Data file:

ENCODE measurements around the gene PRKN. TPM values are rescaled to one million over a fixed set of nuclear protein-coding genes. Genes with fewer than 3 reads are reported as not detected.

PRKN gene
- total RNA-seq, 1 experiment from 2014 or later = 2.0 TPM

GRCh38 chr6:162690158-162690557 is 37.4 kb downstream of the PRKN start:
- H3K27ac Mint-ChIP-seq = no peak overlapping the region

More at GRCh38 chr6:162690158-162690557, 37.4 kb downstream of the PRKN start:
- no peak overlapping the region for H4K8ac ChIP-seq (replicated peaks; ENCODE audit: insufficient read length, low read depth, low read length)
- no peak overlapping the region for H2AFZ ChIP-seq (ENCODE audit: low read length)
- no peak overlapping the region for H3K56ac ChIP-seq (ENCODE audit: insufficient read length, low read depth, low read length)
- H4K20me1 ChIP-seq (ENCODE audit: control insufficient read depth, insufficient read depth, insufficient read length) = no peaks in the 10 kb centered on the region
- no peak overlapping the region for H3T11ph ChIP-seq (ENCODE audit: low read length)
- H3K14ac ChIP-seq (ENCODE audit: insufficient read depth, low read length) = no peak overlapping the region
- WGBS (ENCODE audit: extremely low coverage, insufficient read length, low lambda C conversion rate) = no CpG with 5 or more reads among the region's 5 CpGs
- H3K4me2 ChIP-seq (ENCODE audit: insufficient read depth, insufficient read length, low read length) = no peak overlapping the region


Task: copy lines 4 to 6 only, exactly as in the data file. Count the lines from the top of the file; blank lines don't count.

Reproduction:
GRCh38 chr6:162690158-162690557 is 37.4 kb downstream of the PRKN start:
- H3K27ac Mint-ChIP-seq = no peak overlapping the region

More at GRCh38 chr6:162690158-162690557, 37.4 kb downstream of the PRKN start: